Posts tagged yields
Valuations to the Rescue?

Equities have wobbled a bit at the start of the month, but unless they lose the plot in coming weeks, it is fair to say that Q1 will be everything that Q4 wasn’t; decent and calm. Indeed, the finer details reveal an even more striking dichotomy with the calamity that culminated in the rout at the end of last year. Between June—when the PE multiple peaked at just under 21—and the low for the S&P 500 in the final weak of December, EPS rose by 13%, but the index fell by 10%. In other words, the multiple crashed, a story which was repeated across almost all key DM and EM indices. By contrast, the story so far in Q1 is the exact opposite. By my calculation, trailing EPS for the S&P 500 and MSCI World are down 0.5% and 2.1% year-to-date, respectively, but both indices have rallied smartly. This can only mean one thing; multiples have expanded, and they have indeed, by about 14% in both cases since the end of December. I am confident that the tug-of-war between multiple expansion and deteriorating earnings will determine the fate of many equity investors in 2019. 

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Are Bonds Setting a Trap?

The easiest way for U.S. bond markets to entice investors to abandon their obsession with a flattening yield curve—and whether it’ll soon invert—always was to steepen it. The spreads between 5y/10y and two-year yields have widened to 17bp and 30bp, respectively, about 10bp wider than at the end of August. More importantly, this move has occurred as a result of higher mid-to-long term yields. A few basis points don’t make a trend, but the combination of U.S. 5y and 10y bond yields pushing above 3% introduces a number of erstwhile dormant narratives into the mix. Perhaps the mythical neutral, or terminal, rate is higher than the Fed and markets think? Fed Chair Jerome Powell admitted recently that the FOMC probably doesn’t know where this rate is. This argument makes little sense in the context of the dots, which seem to imply that a policy rate of a bit over 3% in 12-to-18 months time is deemed restrictive. But it makes sense if this signal is no longer relevant for markets. The always optimistic David Zervos, the Chief Strategist for Jeffries, detects a shift at the Fed. “The most important takeaway here is that the probability of an aggressive late-cycle curve inversion has plummeted. (...) Maybe Jay goes there if we start ripping toward 3500 in spoos, but it won’t be because of the inflation or growth data.” 

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A lot of noise, less signal

I promise that I will not do an explainer of the VIX this week. Instead, I will lead with some observations on markets and finish with a war-story from the world of retail investing. The return of equity volatility has engendered two responses. Firstly, it seemed as if investors breathed a sigh of relief on Monday when it became clear that we could peg the swoon to the blow-up of short-vol ETFs and related strategies. It is always scary when markest fall out of bed, and even more if so if we can’t explain why. Blaming excessive risk-taking in short-vol strategies assured that the sell-off, while painful, would be short.  Secondly, every strategist note that I have subsequently read—and comments from policymakers—have echoed this sentiment. A sell-off was long overdue and is perfectly normal. There is nothing to worry about, and underlying economic fundamentals for risk assets remain robust. Many have even welcomed the volatility as a sign of healthy markets. I have no particular reason to disagree, but my spider sense tingles when investors and strategists welcome a 10% puke in equities. I understand that macro traders are excited but real money and long-only? The logical response from markets would seem to be: “Oh, so you think you’re tough?”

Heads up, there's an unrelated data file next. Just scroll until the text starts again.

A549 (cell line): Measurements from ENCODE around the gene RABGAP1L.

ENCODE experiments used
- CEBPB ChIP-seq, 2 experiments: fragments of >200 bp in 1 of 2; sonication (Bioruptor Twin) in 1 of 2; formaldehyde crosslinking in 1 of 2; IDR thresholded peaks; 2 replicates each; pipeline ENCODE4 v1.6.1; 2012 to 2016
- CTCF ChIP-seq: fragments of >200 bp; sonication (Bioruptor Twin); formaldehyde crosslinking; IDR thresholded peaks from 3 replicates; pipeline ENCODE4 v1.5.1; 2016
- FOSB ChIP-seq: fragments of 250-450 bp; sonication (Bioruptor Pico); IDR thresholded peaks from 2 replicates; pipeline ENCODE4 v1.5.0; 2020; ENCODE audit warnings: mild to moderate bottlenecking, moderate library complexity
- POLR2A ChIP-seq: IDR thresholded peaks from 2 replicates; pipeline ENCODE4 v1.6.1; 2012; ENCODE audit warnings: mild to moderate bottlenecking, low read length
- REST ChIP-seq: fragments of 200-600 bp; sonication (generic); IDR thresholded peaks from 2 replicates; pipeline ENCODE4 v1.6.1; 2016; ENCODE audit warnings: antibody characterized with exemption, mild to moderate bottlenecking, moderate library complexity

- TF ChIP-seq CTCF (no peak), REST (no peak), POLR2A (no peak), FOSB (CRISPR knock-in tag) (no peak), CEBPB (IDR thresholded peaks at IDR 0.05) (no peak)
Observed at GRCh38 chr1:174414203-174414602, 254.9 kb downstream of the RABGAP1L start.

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What if the Fed doesn't matter?

Markets were focused on one of their favourite pass-times last week; fed watching. The FOMC underlined that it considers recent softness in core inflation to be transitory, and also defied uncertainty over two hurricanes which battered the U.S. earlier. Mrs. Yellen informed markets that the run-off of the Fed’s balance sheet will begin in October and that the Fed believes the economy is strong enough to warrant a continuation of the so far slow, but steady, hiking cycle. The peanut gallery saw this as a moderately hawkish statement, but this was because markets had been pricing out a December rate hike going into Wednesday’s meeting. Fed funds futures and front-end rates have since corrected to reflect a near certainty that the Federales will raise rates one more time this year, likely in December. In effect, though, the Fed merely confirmed the path that it set out 12-to-18 months ago. Last week’s signal to markets from the Fed led punters to re-evaluate a vexing question; does the market lead the Fed or the other way around? The vibe I am getting from the veterans on FinTwitter is that the Fed laid down the gauntlet, signalling that it intends to push on. If that is true, trades are there for the taking. 

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